Community council dismayed by no-show from Bronson team at meeting about homeless at Anchorage campground

Northeast Community Council president George Martinez speaks during a council meeting on July 14, 2022. (Wesley Early/Alaska Public Media)

More than 50 people attended a community council meeting Thursday night expecting an update from Anchorage Mayor Dave Bronson on the homeless population at the nearby Centennial Campground.

But no one from Bronson’s administration showed up.

Northeast Community Council president George Martinez said he’s frustrated.

“We got a commitment from the administration to keep us informed and to come back, and they didn’t,” he said. “So the breach of trust continues in that way.”

The makeshift homeless camp has been in place since late June. That’s when city officials abruptly began bussing and directing people toward the campground — as they cleared an illegal camp and also closed the Sullivan Arena mass shelter. More than 200 homeless people are currently using the campground.

In a letter to the community council, Bronson said no one from his administration could attend Thursday night’s meeting but provided no reason. He wrote that the city will continue waiving camping fees for Centennial, though he says the campground is not a part of Anchorage’s official homelessness response. Martinez took issue with that position.

“You know, this administration is just gaslighting the public,” Martinez said. “You don’t move people from a homeless shelter into a park and then call them campers… and think no one sees that. We know what it is.”

Among the complaints raised by residents during the meeting were questions and concerns over safety at the campground, availability of housing during the winter, impacts to businesses and children being bussed to the campgrounds. Martinez pointed residents to the mayor’s office as the best avenue for their comments and questions.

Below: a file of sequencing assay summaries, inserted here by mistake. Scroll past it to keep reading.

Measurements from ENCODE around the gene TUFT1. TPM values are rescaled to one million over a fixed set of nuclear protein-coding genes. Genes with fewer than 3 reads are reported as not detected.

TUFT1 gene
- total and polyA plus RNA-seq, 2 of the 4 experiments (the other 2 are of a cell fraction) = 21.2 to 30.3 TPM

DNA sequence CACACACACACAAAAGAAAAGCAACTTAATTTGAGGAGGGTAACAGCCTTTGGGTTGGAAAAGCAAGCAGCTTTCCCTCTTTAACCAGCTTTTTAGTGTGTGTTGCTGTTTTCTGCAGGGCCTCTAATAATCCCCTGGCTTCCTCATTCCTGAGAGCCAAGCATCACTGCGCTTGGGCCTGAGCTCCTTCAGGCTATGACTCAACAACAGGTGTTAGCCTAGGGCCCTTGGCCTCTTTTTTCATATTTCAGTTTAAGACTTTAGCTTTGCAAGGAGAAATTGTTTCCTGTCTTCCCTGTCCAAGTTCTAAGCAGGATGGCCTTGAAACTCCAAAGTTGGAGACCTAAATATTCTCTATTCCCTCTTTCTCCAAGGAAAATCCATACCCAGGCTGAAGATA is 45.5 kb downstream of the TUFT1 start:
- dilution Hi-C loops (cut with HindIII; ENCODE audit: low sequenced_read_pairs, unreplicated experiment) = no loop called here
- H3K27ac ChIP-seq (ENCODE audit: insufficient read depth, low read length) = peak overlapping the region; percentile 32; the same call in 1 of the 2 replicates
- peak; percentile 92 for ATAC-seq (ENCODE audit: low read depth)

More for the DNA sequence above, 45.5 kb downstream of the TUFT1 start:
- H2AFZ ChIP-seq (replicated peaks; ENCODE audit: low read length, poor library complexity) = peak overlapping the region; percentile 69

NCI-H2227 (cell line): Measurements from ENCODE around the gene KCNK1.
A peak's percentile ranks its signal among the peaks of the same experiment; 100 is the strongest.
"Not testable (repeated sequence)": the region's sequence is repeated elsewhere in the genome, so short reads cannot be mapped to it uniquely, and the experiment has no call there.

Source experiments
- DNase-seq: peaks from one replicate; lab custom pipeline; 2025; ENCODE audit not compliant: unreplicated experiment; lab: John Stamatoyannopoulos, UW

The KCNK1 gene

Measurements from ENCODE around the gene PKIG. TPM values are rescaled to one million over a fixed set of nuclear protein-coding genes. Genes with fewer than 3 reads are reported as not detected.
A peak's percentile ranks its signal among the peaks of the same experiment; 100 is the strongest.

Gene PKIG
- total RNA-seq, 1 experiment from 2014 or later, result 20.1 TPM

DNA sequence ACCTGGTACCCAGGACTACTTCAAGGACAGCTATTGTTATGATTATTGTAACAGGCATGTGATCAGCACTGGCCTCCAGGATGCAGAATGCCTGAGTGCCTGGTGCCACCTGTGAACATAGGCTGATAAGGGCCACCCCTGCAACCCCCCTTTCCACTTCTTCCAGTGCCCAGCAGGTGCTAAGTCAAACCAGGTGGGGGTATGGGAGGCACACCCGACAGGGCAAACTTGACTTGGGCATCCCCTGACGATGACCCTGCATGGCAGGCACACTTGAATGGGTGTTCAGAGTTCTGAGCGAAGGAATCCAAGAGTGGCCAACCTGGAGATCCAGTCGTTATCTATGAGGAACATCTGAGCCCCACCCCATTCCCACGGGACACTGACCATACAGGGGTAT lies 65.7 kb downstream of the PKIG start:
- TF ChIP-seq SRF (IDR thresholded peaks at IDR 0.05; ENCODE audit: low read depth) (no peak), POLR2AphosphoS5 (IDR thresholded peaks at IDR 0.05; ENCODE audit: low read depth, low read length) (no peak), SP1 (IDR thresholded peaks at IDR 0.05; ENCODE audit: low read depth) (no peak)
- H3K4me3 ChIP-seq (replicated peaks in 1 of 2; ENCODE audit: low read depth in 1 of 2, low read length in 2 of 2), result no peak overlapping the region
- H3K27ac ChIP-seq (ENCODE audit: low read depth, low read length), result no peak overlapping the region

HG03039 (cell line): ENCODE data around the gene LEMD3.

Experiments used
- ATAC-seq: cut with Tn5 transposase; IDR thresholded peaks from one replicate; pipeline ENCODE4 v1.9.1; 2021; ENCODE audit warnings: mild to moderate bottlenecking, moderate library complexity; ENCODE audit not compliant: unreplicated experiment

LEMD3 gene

The community council passed a resolution at its meeting asking the mayor to immediately begin moving homeless people out of the Centennial Campground and into alternative housing. It’s also asking that the administration be more forthright about providing notice to community councils during emergencies.

Citing concerns over safety and the assertion from city officials that the Centennial Campground is not a homeless camp, officials with the homeless prevention response system say they won’t be connecting service providers with homeless people at the campground, effective Thursday night. That will likely mean a large decrease in food, health and other services for campers there. 

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Wesley Early covers Anchorage life and city politics for Alaska Public Media. Reach him at and follow him on X at @wesley_early. Read more about Wesley here.

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